Re-Humanizing the Face in America: The Photographs of Robert Bergman
Was the 1998 publication of color photographic portraits by Robert Bergman a landmark in art history? His book, A Kind of Rapture, includes an introduction by Toni Morrison, and an afterword by Meyer Schapiro. These authors conclude that Bergman's work is comparable to that of history's finest painters and photographers (Schapiro), and "will forever mark a place in the history of artistic endeavor" (Morrison). This paper will examine evidences, chiefly internal to the photographs, for such a critical appraisal. The nature of Bergman's portraiture is to defy the use of the face as commodity, and to unhinge received notions of the gaze. Bergman forms an alliance with his subjects whereby they attempt a sublime mediation between the particulars of physical existence and that transcendent inner life which we want to call "the soul". It will be argued that three of Bergman's accomplishments are: 1) elevating color portrait photography to a technical level and thematic stature equal to art history's acknowledged masters, while 2) re-invigorating the photographic book as art, and 3) bringing the reader through an experience that re-humanizes the face by evoking the unique and irreducible Otherness of each depicted person.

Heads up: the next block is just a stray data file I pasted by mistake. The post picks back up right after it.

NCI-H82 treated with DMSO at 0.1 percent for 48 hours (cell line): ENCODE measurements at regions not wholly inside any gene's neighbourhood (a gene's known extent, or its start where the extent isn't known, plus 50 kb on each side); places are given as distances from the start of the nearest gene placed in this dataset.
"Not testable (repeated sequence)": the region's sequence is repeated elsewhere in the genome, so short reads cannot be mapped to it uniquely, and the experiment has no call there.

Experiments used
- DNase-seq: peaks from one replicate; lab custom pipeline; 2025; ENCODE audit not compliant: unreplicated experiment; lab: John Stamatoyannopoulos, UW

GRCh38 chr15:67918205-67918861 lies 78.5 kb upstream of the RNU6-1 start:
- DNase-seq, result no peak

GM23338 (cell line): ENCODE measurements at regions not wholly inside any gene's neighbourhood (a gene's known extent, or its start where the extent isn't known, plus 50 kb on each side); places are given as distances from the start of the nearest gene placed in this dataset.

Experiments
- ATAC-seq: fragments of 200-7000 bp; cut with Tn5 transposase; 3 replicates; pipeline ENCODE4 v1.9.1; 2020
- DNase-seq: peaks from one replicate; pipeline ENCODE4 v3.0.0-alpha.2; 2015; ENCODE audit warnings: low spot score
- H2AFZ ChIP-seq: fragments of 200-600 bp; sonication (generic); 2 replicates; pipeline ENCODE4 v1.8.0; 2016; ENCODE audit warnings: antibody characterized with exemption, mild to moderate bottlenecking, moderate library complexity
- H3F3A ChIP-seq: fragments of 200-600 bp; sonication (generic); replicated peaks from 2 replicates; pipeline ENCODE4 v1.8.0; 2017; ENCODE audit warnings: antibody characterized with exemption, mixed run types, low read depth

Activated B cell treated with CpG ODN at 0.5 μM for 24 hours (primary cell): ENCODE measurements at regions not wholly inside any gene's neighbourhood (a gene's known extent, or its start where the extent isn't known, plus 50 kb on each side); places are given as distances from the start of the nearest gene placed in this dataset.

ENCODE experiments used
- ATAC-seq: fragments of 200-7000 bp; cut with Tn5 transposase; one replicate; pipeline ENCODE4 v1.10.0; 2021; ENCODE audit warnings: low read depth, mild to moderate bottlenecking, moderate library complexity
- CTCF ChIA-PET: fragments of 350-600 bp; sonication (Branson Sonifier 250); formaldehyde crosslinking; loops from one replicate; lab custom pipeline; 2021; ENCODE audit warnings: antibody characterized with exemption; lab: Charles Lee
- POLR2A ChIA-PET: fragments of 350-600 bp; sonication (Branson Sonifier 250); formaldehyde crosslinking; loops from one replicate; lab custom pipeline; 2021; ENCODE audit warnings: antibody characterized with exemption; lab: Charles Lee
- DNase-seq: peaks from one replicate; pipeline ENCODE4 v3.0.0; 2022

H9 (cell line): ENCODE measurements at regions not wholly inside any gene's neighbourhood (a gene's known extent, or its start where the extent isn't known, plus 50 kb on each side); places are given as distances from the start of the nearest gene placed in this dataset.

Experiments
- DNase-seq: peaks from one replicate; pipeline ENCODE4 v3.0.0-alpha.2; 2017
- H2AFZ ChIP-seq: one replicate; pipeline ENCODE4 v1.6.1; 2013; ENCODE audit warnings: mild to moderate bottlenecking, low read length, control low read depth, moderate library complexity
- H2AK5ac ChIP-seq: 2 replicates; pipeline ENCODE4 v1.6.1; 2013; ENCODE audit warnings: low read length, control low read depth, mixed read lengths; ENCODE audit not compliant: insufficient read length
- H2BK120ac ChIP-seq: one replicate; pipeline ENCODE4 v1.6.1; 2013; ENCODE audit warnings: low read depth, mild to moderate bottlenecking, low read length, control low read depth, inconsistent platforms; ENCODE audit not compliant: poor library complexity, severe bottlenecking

Keywords: Photography, Photographic Book, Photographic Portrait, Robert Bergman, The Face, The Other, Transcendence, Otherness, The Gaze
Prof. Del Rey Loven
Professor of Art; Chair, Division of Art, Design and Architecture, Judson College. Elgin (greater Chicago) Illinois